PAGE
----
is celebrated for three days in Ethiopia, after the end of rainy season. It comes in mid-fall where people enjoy a three-day feast called "Antrosht".[60] For the feast, ingredients will be brought by the children for a traditional hash recipe. The ingredients are divided along genders, with girls bringing spices, vegetables, cheese and butter, while the boys bring a lamb or bull. The mother hands out to the family the hash.[61] A celebration takes place after the meal. The mothers and daughters anoint themselves using butter on their faces and chests. While honoring their family and heroes, men sing songs.[62] Estonia[edit] In Estonia, Mother's Day
Mother's Day
(emadepäev in Estonian) is celebrated on the second Sunday of May. It is recognized nationally, but is not a public holiday.[63] Finland[edit] In Finland, Mother's Day
Mother's Day
(äitienpäivä in Finnish) is celebrated on the second Sunday of May. It is recognized nationally, and is a public holiday. It is usually celebrated at homes where children or grandchildren bring Mother´s day cards that they have drawn to their mothers and grandmothers. Usually some food, coffee and cakes are served for guests. Grown up children visit their parents homes and bring traditionally Mother´s day roses or other flowers accompanied with a Mother´s day card. The president of Finland
Finland
honors with medals every year some mothers who have done something exceptional and positive during the year. [64] France[edit] In France, amidst alarm at the low birth rate, there were attempts in 1896 and 1904 to create a national celebration honoring the mothers of large families.[65] In 1906 ten mothers who had nine children each were given an award recognising "High Maternal Merit" ("Haut mérite maternel").[66] American World War I soldiers fighting in France popularized the US Mother's Day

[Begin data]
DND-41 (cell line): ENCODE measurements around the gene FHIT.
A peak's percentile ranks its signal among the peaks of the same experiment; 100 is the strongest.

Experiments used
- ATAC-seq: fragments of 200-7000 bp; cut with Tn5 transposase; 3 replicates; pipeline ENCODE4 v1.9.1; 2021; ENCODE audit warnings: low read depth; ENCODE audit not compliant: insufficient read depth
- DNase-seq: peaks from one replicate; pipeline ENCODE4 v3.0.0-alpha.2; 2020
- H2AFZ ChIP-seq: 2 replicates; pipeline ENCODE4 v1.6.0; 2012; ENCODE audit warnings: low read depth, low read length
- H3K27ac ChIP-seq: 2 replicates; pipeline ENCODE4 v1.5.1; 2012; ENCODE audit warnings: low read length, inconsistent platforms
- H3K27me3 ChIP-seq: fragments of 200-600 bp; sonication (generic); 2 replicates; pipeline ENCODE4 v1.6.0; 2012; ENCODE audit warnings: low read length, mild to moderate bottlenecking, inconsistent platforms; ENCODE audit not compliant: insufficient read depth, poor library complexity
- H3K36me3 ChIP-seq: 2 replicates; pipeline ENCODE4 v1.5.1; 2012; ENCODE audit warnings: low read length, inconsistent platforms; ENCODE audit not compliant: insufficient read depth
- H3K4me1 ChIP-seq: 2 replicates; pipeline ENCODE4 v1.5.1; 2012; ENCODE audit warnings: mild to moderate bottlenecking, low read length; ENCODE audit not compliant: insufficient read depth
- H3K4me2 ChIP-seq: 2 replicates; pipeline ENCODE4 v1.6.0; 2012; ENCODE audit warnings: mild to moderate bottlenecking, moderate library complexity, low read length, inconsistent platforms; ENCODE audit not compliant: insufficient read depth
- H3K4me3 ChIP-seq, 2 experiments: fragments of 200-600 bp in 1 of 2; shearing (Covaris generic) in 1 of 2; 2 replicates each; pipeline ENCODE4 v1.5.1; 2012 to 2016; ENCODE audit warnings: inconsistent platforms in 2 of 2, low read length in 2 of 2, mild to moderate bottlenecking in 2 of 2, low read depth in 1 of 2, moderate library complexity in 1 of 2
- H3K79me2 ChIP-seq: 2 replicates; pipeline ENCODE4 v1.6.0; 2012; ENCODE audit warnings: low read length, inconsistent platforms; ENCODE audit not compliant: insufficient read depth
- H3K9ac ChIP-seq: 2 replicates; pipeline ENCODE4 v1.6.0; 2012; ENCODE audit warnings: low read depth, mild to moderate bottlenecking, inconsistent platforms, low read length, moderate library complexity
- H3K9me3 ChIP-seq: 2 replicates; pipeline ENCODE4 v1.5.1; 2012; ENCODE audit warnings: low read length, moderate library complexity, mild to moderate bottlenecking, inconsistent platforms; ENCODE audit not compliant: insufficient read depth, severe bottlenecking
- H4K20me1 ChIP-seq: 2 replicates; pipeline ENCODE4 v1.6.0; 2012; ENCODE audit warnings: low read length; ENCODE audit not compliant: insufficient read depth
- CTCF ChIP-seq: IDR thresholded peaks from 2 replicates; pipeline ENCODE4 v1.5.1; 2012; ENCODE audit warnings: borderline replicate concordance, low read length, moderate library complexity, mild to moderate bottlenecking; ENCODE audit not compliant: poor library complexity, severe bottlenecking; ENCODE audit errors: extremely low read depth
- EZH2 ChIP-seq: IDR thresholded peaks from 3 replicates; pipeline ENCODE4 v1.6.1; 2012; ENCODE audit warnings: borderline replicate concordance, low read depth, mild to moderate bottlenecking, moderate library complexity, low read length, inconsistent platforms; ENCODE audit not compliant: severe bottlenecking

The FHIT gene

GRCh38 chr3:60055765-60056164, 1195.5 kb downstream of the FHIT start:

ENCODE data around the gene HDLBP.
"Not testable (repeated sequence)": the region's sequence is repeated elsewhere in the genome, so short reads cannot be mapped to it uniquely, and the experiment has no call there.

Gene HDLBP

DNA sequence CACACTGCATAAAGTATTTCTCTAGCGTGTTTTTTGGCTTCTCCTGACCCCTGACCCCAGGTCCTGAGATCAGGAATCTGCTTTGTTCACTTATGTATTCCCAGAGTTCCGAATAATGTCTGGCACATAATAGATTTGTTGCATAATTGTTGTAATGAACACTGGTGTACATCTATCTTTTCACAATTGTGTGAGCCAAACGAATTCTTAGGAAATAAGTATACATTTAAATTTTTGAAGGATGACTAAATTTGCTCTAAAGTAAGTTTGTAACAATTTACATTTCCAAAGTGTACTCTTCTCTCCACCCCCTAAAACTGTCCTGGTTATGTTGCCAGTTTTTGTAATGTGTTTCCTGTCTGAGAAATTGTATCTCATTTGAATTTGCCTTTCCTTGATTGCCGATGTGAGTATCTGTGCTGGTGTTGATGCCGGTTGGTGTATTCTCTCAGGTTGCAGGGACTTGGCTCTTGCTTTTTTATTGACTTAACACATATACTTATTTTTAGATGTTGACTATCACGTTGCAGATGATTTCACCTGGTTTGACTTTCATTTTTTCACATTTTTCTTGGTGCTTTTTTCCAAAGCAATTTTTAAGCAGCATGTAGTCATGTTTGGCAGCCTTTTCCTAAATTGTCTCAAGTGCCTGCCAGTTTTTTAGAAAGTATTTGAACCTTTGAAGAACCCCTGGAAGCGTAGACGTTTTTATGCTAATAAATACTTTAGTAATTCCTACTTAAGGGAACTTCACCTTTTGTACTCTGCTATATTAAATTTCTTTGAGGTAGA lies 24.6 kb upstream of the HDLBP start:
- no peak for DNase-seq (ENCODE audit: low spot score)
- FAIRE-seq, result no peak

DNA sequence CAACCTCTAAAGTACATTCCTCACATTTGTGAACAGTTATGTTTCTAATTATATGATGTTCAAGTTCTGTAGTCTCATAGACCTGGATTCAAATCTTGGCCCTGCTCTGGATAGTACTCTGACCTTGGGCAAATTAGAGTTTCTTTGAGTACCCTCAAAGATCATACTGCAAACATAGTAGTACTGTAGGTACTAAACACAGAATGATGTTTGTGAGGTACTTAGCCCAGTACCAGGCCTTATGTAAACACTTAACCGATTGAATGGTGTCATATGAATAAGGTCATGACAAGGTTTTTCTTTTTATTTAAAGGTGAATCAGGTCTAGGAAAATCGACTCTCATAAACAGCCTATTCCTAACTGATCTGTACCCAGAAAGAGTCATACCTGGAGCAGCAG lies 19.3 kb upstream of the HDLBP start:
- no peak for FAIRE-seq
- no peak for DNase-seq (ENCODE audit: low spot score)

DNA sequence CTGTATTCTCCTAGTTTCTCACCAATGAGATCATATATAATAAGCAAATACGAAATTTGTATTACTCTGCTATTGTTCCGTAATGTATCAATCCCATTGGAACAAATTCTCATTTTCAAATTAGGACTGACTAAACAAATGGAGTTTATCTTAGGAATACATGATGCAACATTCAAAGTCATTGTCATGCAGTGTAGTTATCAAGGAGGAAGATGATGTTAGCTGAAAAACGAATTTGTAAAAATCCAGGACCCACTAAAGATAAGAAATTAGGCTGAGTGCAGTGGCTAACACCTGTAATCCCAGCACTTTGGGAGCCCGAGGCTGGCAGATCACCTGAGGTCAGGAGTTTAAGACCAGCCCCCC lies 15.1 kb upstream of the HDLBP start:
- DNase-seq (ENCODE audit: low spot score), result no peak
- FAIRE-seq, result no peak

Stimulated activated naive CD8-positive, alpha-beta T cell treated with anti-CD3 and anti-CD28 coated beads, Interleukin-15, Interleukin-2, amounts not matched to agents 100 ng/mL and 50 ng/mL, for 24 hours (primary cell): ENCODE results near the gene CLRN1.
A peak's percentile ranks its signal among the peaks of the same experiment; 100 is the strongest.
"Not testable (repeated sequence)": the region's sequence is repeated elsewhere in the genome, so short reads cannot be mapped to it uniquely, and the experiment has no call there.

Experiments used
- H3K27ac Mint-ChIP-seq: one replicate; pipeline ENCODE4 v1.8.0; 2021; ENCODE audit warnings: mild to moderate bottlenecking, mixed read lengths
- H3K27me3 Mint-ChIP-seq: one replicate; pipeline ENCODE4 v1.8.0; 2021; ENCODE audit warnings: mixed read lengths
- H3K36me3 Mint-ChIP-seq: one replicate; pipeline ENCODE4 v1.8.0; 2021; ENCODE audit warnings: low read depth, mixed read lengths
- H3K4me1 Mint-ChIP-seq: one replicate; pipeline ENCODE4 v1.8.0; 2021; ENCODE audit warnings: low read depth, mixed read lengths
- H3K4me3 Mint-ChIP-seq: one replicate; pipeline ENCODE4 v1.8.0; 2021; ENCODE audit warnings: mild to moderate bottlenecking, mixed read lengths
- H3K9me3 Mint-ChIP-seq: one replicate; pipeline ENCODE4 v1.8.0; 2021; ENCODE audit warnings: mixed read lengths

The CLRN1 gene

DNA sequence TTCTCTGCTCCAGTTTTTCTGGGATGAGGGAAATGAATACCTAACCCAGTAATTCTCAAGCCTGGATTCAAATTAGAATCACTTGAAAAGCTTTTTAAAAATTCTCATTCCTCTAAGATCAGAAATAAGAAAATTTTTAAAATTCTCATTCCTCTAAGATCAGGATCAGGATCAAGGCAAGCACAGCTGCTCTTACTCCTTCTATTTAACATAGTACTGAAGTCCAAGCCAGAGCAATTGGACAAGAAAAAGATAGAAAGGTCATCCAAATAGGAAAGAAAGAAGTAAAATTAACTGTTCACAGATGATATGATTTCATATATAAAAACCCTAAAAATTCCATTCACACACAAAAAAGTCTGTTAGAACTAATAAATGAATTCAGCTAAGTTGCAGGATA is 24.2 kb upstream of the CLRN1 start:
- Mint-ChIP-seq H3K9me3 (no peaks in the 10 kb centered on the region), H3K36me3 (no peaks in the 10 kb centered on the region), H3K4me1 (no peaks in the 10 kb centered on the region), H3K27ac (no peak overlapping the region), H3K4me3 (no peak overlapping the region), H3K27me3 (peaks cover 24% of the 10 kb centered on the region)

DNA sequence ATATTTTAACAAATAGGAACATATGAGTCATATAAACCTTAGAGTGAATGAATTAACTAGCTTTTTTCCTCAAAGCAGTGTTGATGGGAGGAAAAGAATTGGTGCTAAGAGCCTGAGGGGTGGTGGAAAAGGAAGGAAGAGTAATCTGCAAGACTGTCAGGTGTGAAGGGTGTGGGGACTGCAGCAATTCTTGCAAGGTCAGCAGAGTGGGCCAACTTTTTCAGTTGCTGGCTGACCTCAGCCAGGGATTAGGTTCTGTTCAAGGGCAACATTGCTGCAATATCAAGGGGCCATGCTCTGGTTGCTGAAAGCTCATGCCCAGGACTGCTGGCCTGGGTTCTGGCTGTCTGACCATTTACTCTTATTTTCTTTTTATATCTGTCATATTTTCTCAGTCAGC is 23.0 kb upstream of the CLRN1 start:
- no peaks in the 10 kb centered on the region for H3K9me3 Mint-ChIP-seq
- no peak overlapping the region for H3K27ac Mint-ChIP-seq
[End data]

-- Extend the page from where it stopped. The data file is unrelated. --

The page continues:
Mother's Day
holiday created by Anna Jarvis. They sent so much mail back to their country for Mother's Day
Mother's Day
that the Union Franco-Américaine created a postal card for that purpose.[65] In 1918, also inspired by Jarvis, the town of Lyon wanted to celebrate a "journée des Mères", but instead decided to celebrate a "Journée Nationale des Mères de familles nombreuses." The holiday was more inspired by anti-depopulation efforts than by the US holiday, with medals awarded to the mothers of large families.[65] The French government made the day official in 1920 as a day for mothers of large families.[67] Since then the French government awards the Médaille de la Famille française to mothers of large families.[citation needed] In 1941, by initiative of Philippe Pétain, the wartime Vichy government used the celebration in support of their policy to encourage larger families, but all mothers were now honored, even mothers with smaller families.[67] In 1950, after the war, the celebration was reinstated. The law of 24 May 1950 required (in Article 1) that the Republic pay official homage to French Mothers. Article 2 stated it should be celebrated on the last Sunday in May as the "Fête des Mères" (except when Pentecost fell on that day, in which case it was moved to the first Sunday in June). Article 3 stated that all expenditure shall be covered from the budget of the Ministry of Public Health and Population.[68] During the 1950s, the celebration lost all its patriotic and natalist ideologies, and became heavily commercialized.[65] In 1956, the celebration was given a budget and integrated into the new Code de l'action Sociale et des familles. In 2004 responsibility for the holiday was transferred to the Minister responsible for families.[citation needed] Georgia[edit] Georgia celebrates Mother's Day